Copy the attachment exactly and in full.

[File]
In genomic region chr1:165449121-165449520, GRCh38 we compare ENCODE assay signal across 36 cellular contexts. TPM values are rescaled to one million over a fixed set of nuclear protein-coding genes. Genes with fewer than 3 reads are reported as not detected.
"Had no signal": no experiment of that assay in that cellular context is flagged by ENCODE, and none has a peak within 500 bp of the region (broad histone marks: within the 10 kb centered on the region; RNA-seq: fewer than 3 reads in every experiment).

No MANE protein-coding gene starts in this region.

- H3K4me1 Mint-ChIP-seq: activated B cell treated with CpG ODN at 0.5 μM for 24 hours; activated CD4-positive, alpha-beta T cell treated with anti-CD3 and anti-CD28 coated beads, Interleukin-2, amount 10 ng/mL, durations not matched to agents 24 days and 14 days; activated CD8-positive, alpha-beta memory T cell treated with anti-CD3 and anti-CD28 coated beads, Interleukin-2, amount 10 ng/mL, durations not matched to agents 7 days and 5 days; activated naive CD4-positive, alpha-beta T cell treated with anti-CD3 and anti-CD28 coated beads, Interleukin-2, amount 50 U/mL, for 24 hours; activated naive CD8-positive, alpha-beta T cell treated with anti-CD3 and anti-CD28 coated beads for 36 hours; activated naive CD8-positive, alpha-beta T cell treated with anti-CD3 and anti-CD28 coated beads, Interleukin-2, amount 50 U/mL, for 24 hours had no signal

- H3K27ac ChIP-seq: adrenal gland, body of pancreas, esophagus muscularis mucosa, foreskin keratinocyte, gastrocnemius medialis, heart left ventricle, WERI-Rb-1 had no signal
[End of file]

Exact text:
In genomic region chr1:165449121-165449520, GRCh38 we compare ENCODE assay signal across 36 cellular contexts. TPM values are rescaled to one million over a fixed set of nuclear protein-coding genes. Genes with fewer than 3 reads are reported as not detected.
"Had no signal": no experiment of that assay in that cellular context is flagged by ENCODE, and none has a peak within 500 bp of the region (broad histone marks: within the 10 kb centered on the region; RNA-seq: fewer than 3 reads in every experiment).

No MANE protein-coding gene starts in this region.

- H3K4me1 Mint-ChIP-seq: activated B cell treated with CpG ODN at 0.5 μM for 24 hours; activated CD4-positive, alpha-beta T cell treated with anti-CD3 and anti-CD28 coated beads, Interleukin-2, amount 10 ng/mL, durations not matched to agents 24 days and 14 days; activated CD8-positive, alpha-beta memory T cell treated with anti-CD3 and anti-CD28 coated beads, Interleukin-2, amount 10 ng/mL, durations not matched to agents 7 days and 5 days; activated naive CD4-positive, alpha-beta T cell treated with anti-CD3 and anti-CD28 coated beads, Interleukin-2, amount 50 U/mL, for 24 hours; activated naive CD8-positive, alpha-beta T cell treated with anti-CD3 and anti-CD28 coated beads for 36 hours; activated naive CD8-positive, alpha-beta T cell treated with anti-CD3 and anti-CD28 coated beads, Interleukin-2, amount 50 U/mL, for 24 hours had no signal

- H3K27ac ChIP-seq: adrenal gland, body of pancreas, esophagus muscularis mucosa, foreskin keratinocyte, gastrocnemius medialis, heart left ventricle, WERI-Rb-1 had no signal